Suzanne Roynon
Suzanne Roynon

Suzanne is a Feng Shui consultant, interiors therapist and author of Welcome Home, How Stuff Makes or Breaks your Relationshipavailable at Amazon. She specializes in understanding the energetic impact of homes and certain possessions may have on all aspects of life, health and relationships, and the ways in which ‘stuff’ can actively prevent people and families from thriving and enjoying the lifestyle they deserve.

How to use the orchid symbol in Feng Shui in your home

orchid plant in pot

(Image credit: Future PLC)

Just like with Feng Shui in general, how you use the orchid symbol in your home is very much up to you. 'You can place real orchids around your home or include the plant as decorative elements in your living spaces,' suggests Victoria Cedeno, interiors expert at Zinus. Perhaps it's the plant featured in artwork that hangs on the wall or on fabrics. This abstract orchid painting, at 1st Dibs is a beautiful option, or if you would prefer a more life-like illustration, this antique botanical orchid print from 1st Dibs would be ideal.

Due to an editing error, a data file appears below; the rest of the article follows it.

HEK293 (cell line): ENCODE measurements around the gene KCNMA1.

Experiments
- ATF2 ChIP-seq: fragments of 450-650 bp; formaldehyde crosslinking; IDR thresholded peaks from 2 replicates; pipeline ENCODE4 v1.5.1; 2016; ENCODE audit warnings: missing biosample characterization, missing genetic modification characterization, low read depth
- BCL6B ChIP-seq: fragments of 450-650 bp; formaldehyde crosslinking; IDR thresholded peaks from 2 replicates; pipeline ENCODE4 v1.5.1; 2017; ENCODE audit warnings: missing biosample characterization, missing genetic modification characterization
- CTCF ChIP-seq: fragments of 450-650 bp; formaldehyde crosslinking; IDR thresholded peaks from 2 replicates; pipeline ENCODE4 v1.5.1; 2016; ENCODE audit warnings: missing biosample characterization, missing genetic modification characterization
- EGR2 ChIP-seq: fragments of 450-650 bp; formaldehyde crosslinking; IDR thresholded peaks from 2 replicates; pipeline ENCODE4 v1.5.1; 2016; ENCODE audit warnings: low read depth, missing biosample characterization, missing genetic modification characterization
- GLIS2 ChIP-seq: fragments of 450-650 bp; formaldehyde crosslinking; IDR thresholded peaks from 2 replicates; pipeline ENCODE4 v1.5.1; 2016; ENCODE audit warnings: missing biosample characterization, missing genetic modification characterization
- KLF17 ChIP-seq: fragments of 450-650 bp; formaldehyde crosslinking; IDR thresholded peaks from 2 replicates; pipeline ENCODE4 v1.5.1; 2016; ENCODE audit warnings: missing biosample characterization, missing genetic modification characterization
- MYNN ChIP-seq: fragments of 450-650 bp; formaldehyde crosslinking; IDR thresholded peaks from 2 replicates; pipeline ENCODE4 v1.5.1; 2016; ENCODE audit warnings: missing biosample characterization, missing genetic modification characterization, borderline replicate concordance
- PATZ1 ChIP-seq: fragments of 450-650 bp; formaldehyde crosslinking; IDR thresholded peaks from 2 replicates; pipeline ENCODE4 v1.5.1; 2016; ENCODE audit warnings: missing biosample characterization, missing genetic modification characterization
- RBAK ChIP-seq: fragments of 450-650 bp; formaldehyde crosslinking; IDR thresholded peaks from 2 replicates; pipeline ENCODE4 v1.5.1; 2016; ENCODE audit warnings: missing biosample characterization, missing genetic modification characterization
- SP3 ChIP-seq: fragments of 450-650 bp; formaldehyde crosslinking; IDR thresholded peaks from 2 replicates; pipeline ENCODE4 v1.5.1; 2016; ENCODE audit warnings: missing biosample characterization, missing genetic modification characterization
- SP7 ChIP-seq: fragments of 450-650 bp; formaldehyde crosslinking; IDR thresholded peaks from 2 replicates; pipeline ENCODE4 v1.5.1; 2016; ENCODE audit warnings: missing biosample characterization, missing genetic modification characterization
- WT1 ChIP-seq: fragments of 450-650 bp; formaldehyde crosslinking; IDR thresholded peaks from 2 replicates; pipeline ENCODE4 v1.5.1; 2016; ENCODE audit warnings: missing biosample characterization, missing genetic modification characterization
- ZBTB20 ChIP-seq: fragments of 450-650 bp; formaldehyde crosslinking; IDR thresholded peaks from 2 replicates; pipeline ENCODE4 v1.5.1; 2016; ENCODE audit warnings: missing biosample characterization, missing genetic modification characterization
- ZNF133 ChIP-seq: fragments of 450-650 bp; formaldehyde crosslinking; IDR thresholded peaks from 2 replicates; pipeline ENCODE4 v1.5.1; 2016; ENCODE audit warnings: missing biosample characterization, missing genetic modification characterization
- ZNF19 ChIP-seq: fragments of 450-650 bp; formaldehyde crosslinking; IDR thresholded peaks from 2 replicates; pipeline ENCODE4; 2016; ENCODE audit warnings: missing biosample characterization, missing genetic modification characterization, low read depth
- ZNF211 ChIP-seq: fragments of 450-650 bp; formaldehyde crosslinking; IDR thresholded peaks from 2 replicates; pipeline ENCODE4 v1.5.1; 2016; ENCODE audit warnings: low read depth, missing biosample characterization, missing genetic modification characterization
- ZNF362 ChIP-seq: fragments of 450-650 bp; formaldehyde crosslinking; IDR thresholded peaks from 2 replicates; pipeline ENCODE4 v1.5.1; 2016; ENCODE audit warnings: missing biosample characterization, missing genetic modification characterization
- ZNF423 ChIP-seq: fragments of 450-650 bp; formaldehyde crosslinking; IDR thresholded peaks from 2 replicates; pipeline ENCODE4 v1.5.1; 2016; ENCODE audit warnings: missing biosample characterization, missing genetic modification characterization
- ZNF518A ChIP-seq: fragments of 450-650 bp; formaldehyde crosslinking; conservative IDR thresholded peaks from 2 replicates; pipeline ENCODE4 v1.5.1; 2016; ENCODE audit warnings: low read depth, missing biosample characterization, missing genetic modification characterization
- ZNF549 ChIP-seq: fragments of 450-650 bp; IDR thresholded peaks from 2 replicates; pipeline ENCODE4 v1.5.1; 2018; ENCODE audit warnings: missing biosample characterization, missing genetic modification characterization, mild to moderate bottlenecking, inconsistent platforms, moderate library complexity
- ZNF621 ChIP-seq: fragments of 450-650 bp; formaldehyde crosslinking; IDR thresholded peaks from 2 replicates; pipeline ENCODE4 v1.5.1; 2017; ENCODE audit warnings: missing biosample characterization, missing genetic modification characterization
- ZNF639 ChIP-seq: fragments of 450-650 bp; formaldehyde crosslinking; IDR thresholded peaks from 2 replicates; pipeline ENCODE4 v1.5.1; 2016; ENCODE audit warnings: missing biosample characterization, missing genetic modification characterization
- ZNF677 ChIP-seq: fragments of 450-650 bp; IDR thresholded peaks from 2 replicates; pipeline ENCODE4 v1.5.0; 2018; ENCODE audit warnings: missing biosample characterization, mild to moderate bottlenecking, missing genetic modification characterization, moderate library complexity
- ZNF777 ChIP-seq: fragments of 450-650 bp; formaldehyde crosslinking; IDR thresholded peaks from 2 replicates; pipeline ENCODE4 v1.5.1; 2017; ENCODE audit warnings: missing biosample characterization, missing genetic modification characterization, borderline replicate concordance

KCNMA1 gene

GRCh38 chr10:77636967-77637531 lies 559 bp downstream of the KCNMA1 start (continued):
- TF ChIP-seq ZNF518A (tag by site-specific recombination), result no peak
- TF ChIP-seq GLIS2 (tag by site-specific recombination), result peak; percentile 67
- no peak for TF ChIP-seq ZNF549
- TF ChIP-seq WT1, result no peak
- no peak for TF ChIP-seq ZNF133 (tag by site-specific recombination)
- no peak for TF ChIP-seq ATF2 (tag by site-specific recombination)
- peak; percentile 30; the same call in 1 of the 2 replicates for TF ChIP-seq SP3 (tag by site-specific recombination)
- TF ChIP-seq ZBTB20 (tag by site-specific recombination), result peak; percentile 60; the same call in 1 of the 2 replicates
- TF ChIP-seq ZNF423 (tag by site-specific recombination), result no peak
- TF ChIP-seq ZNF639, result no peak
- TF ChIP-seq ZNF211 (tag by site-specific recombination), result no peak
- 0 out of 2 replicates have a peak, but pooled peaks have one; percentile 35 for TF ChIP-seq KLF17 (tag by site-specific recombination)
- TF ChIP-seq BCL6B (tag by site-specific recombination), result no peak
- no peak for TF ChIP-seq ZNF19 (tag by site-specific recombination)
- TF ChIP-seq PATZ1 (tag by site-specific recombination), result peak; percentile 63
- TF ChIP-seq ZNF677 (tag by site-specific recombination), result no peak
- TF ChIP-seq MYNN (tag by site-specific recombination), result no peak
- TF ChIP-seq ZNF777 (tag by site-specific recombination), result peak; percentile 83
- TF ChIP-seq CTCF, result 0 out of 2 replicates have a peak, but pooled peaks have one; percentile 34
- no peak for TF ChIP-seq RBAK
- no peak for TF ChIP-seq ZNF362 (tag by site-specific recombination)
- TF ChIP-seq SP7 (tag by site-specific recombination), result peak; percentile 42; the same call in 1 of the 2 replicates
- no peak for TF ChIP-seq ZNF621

However, if you do opt for an actual orchid – you can get one delivered to your doorstep via The Sill – then just make sure you properly care for it. 'Though they are low-maintenance, to maintain the positive energy you need to give extra attention to keep your plant healthy,' insists Hathaway. 

Despite the upkeep, there's a real opportunity to have fun with orchids. Roynon notes you can use the plant in different colors to support other aspects of Feng Shui – including yellow for stability, as well as white for opportunities. Additionally, orchids will be aesthetically pleasing in even the barest of spaces. 'They offer a delicate and feminine touch, and make the perfect addition to windowsills or darker spaces like a cloakroom,’ adds Cedeno.